When my son was in grade school, it was not uncommon for him to share stories about a kid in his grade who teased him. He was teased about the same kinds of things kids are teased about since the beginning of time: his appearance, mannerisms, intelligence, and on and on. Of course, not only were the comments immature and mean spirited, but they were also illogical, non-sensical and untrue.

As a counselor who had experienced teasing and bullying throughout my youth, the last thing I wanted was a child who associated school or learning with a sense of trepidation – or a child so fraught with anxiety, he couldn’t concentrate. He had always done well, enjoyed school, and made friends easily – all signs he was not lacking in confidence and for the most part felt safe in his academic environment.

One afternoon, while riding in the car with my son, he began telling me about a kid who repeatedly told him he was stupid, ugly and didn’t have any friends. I paused for a good long while wondering how to turn things around. And to my own surprise I said this: “Well, he has a point, doesn’t he?”

My son sat in silence for a few minutes, shocked by this ludicrous statement and then he finally uttered, “mom, are you serious?” I smiled and said, “of course not, but why would you give anything someone says a second thought, especially if it’s unkind and untrue?” “Does he get to decide how you feel about yourself?” I could see his little face in the mirror processing all of this while we then talked at length about the kind of person who says such things and how to manage similar situations.

I must have been channeling my spirit guide that day because my son rarely ever talked about his kid again and when he did, it was followed by a story of triumph.  And then came middle school, a time in which the teasing turned to bullying.

The second day of middle school, my son bolted out to my car in tears. An older kid at his school demanded he sell him his new I-phone for $20. When my son told him that was not going to happen, the other kid said, “we’ll see about that” and to come prepared to hand over his I-phone the next day or there would be trouble. Now THIS was clearly bullying.

I took my son by the hand to the front office and asked to speak to the principal. When I was told he was busy, I said, “no problem, I’ll wait” and then proceeded to crack open my laptop for a long afternoon. Once the front office staff began asking more questions, it was clear to them I was not going away. When they offered me an on-the-spot meeting with the vice principal, I felt a ray of hope, until he began to minimize this exchange between the kids and attempted to usher me out the door before a solution was in place.

If you know me at all, you won’t be surprised by this outcome.  The vice principal supervised my son’s lunch period for several days, as this was where the initial bullying took place. He then personally confronted the kid and called me on my cell phone to assure me the situation had not only been handled but would never happen again. Thankfully, this indeed was the case. I smile as I tell you that this vice principal addressed me by name at every one of my son’s half a dozen academic award ceremonies. I’m sure he will retire remembering my name, as well as my son’s.

Just like many of you, I never had a parent or a teacher or a friend or an advocate of any kind quiet the bullies in my life, much less hold them accountable. In fact, in my era, this was not seen as an event worthy of parental intervention, as kids were considered completely capable of handling things themselves. Frightening, really. Perhaps the bullies in your life were your own parents who told you to toughen up, quit complaining, flat out didn’t believe you and couldn’t be bothered; or siblings, stepparents, romantic partners of divorced parents or neighborhood kids who were verbally or physically abusive.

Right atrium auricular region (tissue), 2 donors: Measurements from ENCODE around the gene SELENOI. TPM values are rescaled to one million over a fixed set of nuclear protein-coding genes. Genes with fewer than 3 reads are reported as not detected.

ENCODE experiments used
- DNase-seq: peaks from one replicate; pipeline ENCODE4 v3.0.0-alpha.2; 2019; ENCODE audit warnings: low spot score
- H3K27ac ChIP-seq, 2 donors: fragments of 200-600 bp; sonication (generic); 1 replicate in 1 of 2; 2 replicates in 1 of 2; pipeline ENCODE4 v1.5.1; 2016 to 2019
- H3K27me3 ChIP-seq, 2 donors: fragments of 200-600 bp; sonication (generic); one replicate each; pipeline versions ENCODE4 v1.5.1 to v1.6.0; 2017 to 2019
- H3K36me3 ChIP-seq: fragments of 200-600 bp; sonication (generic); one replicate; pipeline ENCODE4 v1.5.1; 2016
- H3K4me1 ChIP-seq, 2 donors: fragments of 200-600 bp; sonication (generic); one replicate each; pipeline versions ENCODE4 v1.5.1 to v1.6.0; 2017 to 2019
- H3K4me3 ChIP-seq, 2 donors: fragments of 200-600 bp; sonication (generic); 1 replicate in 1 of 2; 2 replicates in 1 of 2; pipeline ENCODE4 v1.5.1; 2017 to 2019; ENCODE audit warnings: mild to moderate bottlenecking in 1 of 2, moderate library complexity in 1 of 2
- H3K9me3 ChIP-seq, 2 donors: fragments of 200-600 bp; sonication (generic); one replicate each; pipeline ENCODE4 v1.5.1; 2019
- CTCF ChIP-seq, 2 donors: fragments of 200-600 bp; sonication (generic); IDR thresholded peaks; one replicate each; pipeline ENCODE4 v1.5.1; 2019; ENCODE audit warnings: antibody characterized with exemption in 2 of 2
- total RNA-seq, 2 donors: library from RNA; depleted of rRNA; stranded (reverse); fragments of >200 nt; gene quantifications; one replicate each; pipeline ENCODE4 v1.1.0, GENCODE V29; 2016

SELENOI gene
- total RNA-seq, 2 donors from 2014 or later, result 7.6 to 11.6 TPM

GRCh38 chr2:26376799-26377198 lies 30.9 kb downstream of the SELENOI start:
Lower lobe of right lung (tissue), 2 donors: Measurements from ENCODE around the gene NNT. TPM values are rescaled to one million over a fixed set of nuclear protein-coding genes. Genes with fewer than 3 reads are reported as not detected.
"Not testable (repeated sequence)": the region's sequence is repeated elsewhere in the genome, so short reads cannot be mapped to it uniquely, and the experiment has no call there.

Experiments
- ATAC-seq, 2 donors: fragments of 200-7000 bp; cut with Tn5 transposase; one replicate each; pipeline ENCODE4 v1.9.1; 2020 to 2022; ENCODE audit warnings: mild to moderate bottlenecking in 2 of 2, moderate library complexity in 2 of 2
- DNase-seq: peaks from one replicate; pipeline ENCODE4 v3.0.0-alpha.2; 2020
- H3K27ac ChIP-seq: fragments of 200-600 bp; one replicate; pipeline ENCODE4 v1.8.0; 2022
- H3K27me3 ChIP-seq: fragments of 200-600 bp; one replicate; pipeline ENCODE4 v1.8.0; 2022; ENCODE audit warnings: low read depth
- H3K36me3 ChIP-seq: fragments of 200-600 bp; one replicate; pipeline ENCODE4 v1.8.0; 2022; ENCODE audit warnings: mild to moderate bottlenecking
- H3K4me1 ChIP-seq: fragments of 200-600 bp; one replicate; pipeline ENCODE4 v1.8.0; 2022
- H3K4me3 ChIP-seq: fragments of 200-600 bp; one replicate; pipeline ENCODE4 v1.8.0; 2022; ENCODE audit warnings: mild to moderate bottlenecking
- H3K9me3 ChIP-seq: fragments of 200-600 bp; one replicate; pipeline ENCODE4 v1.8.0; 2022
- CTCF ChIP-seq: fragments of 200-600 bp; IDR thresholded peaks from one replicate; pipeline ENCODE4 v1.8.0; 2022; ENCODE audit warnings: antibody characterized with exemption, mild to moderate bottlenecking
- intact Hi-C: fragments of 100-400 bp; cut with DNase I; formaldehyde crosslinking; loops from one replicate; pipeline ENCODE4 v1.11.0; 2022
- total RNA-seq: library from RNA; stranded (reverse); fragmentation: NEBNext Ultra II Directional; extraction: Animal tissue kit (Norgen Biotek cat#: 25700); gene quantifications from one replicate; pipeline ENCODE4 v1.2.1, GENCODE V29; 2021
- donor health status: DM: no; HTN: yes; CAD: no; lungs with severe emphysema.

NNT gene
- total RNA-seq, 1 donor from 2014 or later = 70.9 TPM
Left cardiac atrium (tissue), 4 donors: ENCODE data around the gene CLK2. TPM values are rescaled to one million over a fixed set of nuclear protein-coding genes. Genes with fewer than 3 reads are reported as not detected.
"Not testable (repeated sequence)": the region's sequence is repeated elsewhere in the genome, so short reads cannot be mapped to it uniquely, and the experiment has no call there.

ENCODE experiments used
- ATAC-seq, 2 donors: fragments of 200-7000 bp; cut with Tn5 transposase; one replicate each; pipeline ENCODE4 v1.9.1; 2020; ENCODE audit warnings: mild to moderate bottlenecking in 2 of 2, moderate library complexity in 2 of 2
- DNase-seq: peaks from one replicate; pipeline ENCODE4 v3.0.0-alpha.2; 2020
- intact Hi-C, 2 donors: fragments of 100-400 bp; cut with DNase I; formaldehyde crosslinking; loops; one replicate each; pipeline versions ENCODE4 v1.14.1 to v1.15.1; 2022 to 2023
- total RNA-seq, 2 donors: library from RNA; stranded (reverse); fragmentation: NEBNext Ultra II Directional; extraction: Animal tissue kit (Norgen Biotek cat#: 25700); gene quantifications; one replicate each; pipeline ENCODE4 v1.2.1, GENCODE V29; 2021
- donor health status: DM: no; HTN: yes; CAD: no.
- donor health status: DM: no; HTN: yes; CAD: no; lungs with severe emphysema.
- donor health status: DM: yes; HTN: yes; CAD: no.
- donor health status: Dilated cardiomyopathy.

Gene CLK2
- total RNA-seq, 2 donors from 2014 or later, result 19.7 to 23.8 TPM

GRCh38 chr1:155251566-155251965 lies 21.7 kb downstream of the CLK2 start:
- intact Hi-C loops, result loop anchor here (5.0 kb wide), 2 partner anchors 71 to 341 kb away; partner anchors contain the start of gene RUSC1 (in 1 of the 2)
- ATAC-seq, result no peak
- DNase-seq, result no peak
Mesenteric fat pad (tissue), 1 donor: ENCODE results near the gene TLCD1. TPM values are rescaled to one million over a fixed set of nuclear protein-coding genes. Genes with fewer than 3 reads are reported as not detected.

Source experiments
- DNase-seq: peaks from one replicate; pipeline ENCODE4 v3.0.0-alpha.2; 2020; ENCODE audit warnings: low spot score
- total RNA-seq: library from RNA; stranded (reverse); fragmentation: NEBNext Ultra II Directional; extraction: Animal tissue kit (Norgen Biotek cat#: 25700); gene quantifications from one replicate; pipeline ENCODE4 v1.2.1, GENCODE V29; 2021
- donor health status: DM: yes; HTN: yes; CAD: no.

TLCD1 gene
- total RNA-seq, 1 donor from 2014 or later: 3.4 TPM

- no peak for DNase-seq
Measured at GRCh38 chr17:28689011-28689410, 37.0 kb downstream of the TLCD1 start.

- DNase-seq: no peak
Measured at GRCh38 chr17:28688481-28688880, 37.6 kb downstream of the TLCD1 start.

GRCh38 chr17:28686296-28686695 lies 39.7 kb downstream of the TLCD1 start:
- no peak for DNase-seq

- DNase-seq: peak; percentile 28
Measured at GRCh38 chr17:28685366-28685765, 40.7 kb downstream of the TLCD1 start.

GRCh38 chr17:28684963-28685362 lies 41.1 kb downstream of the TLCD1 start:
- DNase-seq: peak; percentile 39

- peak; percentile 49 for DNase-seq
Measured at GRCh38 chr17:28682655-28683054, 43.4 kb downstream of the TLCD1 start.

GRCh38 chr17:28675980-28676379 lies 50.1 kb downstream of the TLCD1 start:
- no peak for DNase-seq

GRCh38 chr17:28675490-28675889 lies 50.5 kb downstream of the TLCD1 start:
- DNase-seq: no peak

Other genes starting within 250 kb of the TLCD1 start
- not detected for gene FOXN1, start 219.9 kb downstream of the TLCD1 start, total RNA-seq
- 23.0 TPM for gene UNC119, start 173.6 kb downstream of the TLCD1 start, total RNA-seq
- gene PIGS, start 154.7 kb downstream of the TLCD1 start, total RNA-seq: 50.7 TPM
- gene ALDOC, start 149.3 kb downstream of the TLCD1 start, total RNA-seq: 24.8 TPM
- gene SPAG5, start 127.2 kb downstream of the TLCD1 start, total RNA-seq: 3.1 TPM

I hardly need to explain to you how and why the bully in your head got there. You didn’t grow up in a vacuum and the cumulative effect of such abuse is indeed internalized and can literally suck the confidence, calmness, and sense of safety right out of your soul. Moreover, this damage can have latent, long-term impacts on friendships, romantic relationships, employment, child rearing, and everything in between. This damage can cause you to question others’ motives, as well as your own perceptions and discernment, and make it extraordinarily uncomfortable for you to speak your truth, establish boundaries or simply walk away from toxic situations.

Think about it, how would you know anything different when your protectors were completely absent throughout your formative, most impressionable and vulnerable years on this planet? So how will you quiet the dark inner dialogue that runs consistently in the background of your mind going back to your childhood? And how would you even know whom or what specifically created such unhealthy patterns in your adulthood? There have been countless times when clients uncover these moments in the chair – and for the first time ever – have an opportunity to speak their truth in a safe environment to the multiple offenders – and establish new rules for their life, moving forward. And these new rules are designed to protect that inner child from future harm by tapping into the intuitive, infinitely wise higher mind.

The impact of this work is profound – as the symptoms resulting from this level of trauma are pervasive and often times widely dispersed through many facets of one’s life – from addictions and self-sabotaging behaviors to intimacy and relationship issues. And overcoming the effects of childhood bullying is deeply individual, as each person defines and creates their own formula for taking back their power.

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Amy Marohn
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